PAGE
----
Read my full Dell XPS 13 (2015) review on TechyTalk

BOTN Gig Review: Anaal Nathrakh + Gore Tech + Conjurer @ Hare & Hounds, Birmingham


A review of our recent gig at the Hare and Hounds in Kings Heath, Birmingham has just been posted on

The lineup was headlined by Anaal Nathrakh, along with GoreTech, us (Burden of the noose) and Conjurer and this is what the site had to say:

“A step or two ahead of Conjurer are local hardcore headcases Burden Of The Noose. This gig caught them on a high, still buzzing like a hornet from their recent inspiring performance at Bloodstock. Burden of the Noose may have started out a bit like Raging Speedhorn with a double vocal barrage, but for the past year or so they’ve been operating with just as much success with the singing now left entirely to Andy. And what a good job this bearded dynamo does. Jumpier than a box of crickets, the singer careers from one side of the stage to the other, barking out such Burden classics as opening number ‘Circle Of Shit’, ‘Family Affair’ and ‘Deaf And Insane’.”

For the full gig review head over to

Photo by Rich Thompson

Toshiba Kira (2015) review


My latest review for TrustedReviews:

The Toshiba Kirabook (Kira in the UK) has been the company’s premium 13in ultrabook line for a number of years now and its latest incarnation brings with it an optional 2,560 x 1,440 touchscreen, the latest Intel Broadwell processors and nearly 10 hours battery life.

All wrapped up in a slim and light magnesium alloy chassis, on paper it’s certainly got what it takes to beat the likes of the MacBook Air 13in, Dell XPS 13 (2015) and Lenovo ThinkPad X1 Carbon (2015). The question is whether it lives up to that expectation.

Read my full Toshiba Kira (2015) review at TrustedReviews

Asus ZenWatch Review


My latest post for TechyTalk:

“The Asus ZenWatch is a smart watch running Google’s Android Wear operating system. It sports a 320 x 320 pixel AMOLED screen and has a battery that lasts about a day and a half.

It’s one of the better looking Android Wear watches with a well thought out design that doesn’t worry too much about looking like a conventional watch but embraces the features it has.”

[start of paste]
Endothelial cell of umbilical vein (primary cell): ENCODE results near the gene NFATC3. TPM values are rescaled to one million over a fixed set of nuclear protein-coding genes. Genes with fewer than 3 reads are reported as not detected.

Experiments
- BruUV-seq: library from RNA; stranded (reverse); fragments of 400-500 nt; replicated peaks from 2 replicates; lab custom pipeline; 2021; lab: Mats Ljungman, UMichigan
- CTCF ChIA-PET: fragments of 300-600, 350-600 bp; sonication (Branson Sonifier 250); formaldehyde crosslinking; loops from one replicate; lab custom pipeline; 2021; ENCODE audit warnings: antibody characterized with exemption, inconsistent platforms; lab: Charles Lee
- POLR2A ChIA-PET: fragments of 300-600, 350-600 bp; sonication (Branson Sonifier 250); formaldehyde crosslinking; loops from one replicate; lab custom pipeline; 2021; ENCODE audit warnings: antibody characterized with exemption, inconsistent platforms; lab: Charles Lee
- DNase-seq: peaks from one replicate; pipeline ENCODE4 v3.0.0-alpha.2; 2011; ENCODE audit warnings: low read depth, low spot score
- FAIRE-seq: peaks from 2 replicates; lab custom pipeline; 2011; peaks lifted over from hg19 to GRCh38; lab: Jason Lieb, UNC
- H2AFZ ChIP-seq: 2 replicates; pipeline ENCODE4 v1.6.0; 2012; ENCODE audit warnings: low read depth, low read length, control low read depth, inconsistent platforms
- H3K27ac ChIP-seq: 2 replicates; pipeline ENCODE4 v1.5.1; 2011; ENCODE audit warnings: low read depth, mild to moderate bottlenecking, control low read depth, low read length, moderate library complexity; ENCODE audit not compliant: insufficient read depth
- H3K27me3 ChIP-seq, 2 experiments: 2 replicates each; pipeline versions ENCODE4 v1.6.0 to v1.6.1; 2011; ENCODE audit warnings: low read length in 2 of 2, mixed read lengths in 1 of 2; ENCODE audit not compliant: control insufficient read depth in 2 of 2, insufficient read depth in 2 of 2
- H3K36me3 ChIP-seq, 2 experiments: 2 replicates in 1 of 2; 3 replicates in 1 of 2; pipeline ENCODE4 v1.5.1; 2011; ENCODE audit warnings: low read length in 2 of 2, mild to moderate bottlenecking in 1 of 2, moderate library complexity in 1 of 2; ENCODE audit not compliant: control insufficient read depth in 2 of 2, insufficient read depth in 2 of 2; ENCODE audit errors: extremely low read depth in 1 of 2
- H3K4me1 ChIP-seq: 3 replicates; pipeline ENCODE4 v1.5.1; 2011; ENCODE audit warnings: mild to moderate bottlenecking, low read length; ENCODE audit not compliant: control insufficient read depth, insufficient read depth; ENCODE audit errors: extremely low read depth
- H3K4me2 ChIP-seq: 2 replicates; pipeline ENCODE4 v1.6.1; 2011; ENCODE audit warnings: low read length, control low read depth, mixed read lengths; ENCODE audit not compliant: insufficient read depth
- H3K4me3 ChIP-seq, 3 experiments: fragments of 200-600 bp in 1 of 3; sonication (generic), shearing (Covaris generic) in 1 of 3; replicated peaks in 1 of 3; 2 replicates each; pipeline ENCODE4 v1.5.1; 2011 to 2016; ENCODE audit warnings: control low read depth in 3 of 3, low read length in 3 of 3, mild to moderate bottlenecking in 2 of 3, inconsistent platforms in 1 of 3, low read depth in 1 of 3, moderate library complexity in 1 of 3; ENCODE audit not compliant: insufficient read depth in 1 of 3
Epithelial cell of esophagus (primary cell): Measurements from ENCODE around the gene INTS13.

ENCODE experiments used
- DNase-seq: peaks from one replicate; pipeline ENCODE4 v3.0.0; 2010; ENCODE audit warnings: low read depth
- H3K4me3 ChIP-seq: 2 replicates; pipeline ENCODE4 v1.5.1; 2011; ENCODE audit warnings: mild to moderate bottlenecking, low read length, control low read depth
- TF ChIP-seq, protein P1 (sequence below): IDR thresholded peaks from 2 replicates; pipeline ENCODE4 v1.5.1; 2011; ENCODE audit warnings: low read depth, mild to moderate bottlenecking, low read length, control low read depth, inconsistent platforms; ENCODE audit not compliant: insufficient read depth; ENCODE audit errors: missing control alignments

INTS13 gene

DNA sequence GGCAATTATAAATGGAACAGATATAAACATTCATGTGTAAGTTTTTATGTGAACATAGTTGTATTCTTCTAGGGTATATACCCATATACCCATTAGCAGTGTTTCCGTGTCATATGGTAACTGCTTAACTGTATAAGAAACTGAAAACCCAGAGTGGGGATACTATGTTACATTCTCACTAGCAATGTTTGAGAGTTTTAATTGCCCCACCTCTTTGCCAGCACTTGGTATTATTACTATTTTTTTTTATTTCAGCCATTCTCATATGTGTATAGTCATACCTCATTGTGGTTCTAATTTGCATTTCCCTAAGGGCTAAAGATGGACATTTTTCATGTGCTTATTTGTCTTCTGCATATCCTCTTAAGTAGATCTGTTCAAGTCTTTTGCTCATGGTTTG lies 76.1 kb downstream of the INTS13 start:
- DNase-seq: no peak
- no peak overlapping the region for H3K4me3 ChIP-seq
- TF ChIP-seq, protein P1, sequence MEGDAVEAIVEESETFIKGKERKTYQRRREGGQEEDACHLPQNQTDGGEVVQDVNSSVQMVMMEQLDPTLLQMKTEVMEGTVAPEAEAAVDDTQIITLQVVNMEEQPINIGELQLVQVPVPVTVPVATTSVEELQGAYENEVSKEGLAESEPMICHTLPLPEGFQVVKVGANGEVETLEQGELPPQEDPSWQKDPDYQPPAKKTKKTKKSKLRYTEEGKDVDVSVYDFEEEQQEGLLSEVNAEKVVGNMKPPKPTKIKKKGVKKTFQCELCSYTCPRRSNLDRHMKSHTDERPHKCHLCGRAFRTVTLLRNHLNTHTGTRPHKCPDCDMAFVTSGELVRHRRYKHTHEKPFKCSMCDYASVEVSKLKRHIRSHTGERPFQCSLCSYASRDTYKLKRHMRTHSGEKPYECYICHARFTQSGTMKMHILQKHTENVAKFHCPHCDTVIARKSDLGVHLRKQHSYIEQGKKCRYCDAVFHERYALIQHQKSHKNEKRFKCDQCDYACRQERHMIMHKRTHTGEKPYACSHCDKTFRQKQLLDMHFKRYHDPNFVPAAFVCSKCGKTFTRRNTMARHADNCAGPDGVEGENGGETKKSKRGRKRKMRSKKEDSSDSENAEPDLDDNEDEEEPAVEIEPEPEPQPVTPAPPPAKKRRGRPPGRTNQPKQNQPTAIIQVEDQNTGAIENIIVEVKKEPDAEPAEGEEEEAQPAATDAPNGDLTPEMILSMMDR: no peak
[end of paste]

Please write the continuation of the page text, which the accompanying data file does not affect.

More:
Read my full Asus ZenWatch Review at Techytalk.

Bare Knuckle Warpigs vs Seymour Duncan Distortion

I recently swapped the pickups on my main guitar – a Gibson Les Paul Gothic – from the Bareknuckle Warpigs I’d been using for ten years to a Seyour Duncan Distortion in the Bridge and a Seymour Duncan ’59 in the neck.

To see how they sounded before and after I record myself playing a few riffs and posted the result to youtube. The result is below.

Dr Schar Mini Os


Dr Schar Mini Os are a classic chocolate biscuit sandwich with a creamy filling but free from the horrors of gluten and wheat.

The “mini” part of the name is very accurate: these are tiny biscuits that come in a tiny pack. There are around 10 1.5in diameter biscuits per pack and I could quite easily eat the whole lot in on sitting.

They’re not cheap either at around £1.50 – £2.00 per pack – about three times the price of normal biscuits.

They also suffer from that most common of gluten free qualities: a dry, chalky mouth feel. It’s a shame as otherwise they’re reasonably tasty.

The biscuit has a good bite to it and the overall chocolaty flavour is decent.

I tended to find that when I was in the mood to not mind the chalkiness these were perfectly satisfying but other times I found it more irksome.

Overall, it’s not a biscuit I’d make a beeline for but would buy if it was the only suitable option.



Tesco Finest Free From Millionaires Shortbread


Tesco’s Finest Free From Millionaires Shortbread are a premium gluten free, though not dairy free, alternative to the real thing.

They’re pricey, at around £2 for a pack of five, though each piece is a decent size.

The flavour is pretty good too, though I’d hardly say it’s the “Finest.”

Crucially, though, these do at least taste genuine, unlike the Morrisons equivalent (though in fairness, the Morrisons one is dairy free too).

There’s a strong caramel flavour, a hint of chocolate and you can immediately sense the unctuousness of the all butter recipe.

However, the chocolate is a little thick, causing the caramel to squidge everywhere when you bite in, plus it’s hardly the most flavoursome chocolate I’ve ever tasted.

The biscuit is a bit insipid too.

It’s a solid effort but falls short of providing the real satisfaction that such a treat should provide.